DSTI further noted that "To have based the missile assessment solely on the dimensional restrictions of the canister would have been dangerous and misleading... For considerations of economy, it would seem reasonable to expect SAVAGE to be the missile within the SROOGE canister. However, although the diameters match up well, SAVAGE is 6½ too long. even if the warhead and guidance package were removed, the remainder is still too long. In any case, carrying a missile with these parts separated would severely impact the advantage gained by the mobility of the system.
"An alternative, still using SAVAGE parts, would be to assume the canister houses a two-stage missile. However, such a missile, accepting even the most optimistic characteristics, would have a range of less than 3,000 nm which would be only of very limited use as an ICBM against targets in the United States even if SCROOGE were deployed in the far north and north-east of Russia. The possibility was considered that one of the stages of SAVAGE might have been shortened to permit it to fit into the canister. However, the ratio of the stage weights estimated for the paraded SAVAGE is fairly close to optimum and any such shortening would not be sound engineering practice.
"A much better solution if SAVAGE were required to fit into SCROOGE would have been to make the canister longer. It was thus concluded that neither SAVAGE nor a missile made up of any of its components were intended for use with the SCROOGE system. There is a possibility that a three stage solid fueled rocket recently [ie, 1966] tested by the Russians may be associated with either SAVAGE or SCROOGE or possibly both. However, insufficient is known of the vehicle at present to proceed further with this suggestion."
DSTI further noted that "Intercepts of Russian telemetry have permitted an assessment, as yet incomplete, of the two-stage liquid rocket ICBM, SS-11. The parameters deduced show that SS-11 is the only known Soviet liquid-powered missile which is not incompatible with the size limitations of SCROOGE. .... If a liquid rocket, it is probably the SS-11 having a range of about 5,200+ nm with a 1,500 lb. payload. .. An alternative suggestion is that the SCROOGE canisters shown on the parade are smaller than the intended in-service versions. Some collateral evidence exists to the effect that the SS-11 may be designed for firing from tubes slightly larger than SCROOGE .... "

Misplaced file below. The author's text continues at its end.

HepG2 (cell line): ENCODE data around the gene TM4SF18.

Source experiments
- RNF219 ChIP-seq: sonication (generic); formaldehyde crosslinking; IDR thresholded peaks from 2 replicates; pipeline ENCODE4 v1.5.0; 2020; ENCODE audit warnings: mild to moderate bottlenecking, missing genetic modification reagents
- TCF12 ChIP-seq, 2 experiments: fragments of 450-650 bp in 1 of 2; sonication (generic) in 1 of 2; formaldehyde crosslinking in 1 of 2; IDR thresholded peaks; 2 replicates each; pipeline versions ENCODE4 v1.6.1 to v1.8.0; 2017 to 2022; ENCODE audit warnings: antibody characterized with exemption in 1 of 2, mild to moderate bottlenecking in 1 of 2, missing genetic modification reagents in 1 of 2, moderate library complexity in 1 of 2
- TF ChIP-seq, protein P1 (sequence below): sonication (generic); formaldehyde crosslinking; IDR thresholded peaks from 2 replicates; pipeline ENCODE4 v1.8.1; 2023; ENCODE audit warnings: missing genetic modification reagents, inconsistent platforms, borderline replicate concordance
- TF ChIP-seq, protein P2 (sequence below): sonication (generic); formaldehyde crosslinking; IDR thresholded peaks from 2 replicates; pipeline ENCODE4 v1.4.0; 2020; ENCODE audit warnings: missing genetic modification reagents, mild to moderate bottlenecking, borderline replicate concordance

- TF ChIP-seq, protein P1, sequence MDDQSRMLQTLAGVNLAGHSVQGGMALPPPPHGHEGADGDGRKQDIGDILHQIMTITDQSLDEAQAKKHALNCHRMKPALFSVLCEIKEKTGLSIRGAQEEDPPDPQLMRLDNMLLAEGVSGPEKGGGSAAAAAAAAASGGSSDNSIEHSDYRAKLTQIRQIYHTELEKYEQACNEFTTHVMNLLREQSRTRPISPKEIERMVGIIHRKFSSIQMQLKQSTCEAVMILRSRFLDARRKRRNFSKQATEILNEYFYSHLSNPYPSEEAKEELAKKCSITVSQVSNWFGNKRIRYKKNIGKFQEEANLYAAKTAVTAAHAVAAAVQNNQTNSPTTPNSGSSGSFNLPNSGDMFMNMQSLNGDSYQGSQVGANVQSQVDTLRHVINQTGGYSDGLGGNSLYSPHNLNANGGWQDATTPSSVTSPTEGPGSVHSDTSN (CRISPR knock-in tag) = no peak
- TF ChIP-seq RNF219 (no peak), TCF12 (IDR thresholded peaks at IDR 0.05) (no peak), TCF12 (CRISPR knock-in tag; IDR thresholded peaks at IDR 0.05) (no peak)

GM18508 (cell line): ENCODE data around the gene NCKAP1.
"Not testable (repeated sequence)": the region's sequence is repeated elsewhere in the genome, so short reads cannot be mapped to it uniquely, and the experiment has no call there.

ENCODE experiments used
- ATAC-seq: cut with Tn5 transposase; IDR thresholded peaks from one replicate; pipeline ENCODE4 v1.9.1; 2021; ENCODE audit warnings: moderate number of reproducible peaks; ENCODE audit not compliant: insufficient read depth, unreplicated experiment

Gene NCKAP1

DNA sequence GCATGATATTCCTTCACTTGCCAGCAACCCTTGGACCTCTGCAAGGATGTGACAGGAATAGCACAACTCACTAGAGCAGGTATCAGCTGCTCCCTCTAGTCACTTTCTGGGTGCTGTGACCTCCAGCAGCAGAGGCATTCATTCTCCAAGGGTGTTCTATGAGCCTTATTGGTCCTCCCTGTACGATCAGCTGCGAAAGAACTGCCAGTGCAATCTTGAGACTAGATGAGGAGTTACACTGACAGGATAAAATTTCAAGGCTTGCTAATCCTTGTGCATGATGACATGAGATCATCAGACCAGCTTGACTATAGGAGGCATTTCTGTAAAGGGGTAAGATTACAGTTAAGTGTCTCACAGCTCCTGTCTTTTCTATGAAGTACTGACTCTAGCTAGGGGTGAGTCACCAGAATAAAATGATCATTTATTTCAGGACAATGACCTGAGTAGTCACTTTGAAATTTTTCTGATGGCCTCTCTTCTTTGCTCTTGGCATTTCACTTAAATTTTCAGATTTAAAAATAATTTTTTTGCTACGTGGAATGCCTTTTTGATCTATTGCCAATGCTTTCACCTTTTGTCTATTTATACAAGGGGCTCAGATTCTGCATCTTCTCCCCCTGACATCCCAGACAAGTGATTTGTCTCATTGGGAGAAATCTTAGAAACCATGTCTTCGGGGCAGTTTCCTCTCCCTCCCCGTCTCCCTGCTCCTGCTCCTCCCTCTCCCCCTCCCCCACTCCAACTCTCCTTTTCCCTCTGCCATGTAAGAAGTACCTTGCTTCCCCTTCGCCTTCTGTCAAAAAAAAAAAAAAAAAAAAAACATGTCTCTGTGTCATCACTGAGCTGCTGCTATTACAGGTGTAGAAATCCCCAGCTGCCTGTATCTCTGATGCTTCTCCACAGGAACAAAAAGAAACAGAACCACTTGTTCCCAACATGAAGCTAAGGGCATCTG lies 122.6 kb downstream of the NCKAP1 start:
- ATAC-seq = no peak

DSTI observed that "It is not envisaged that the SCROOGE system would constantly roam selected areas of Russia and be prepared to launch from anywhere at extremely short notice. A much more likely concept is one where several transporter / launchers are held in readiness at one base area, possibly underground, but with road or track access, and which disperse to pre-surveyed by unprepared sites on receipt of a given alert condition. The launch sites would not be more that 30-50 nm from the base and base areas would be very difficult to detect. It is most unlikely that a canister would be used for more than one launch but the vehicle could certainly be re-equipped with a complete missile / canister unit at the base. However, it is unlikely that this could be completed in less than 24 hours and may not be considered worthwhile."
A missile believed to have been the SS-X-15 was seen in a Moscow parade in 1967, housed in a canister on a Scrooge-type TEL. On the basis of this observation, the missile was estimated to be about 59 feet in length, with a diameter between 5.5 and 6.3 feet.
Designed as a mobile ICBM, the two-stage SS-X-15 was first noted being launched on the Plesetsk range on 12 February 1968, though unsuccessfully. Following this initial flight, two additional launches were noted in 1968 -- on 18 June and 2 July. Both of these launches were successful, impacting on Kamchatka. The SS-X-15 test and development program apparently progressed slowly following these 1968 launches. Nine test launches were conducted from the Plesetsk test site with a total of eight being detected before the program apparently was abandoned following a successful flight in August 1967.
The missile was estimated to be capable of carrying a reentry vehicle weighing between 1,000 and 1,500 pounds, with a maximum range of approximately 4,200 nautical miles. Employing inertial guidance, the CEP of the probable liquid-fueled SS-X-15 was estimated at one nautical mile.
Only sparse information was available concerning this missile. It could not be discerned on the basis of available data how far it progressed into its test and development program, or if it in fact reached operational capability.
The development of the RT-20P missile was officially halted in October 1969, and the SS-X-15 was not deployed operationally.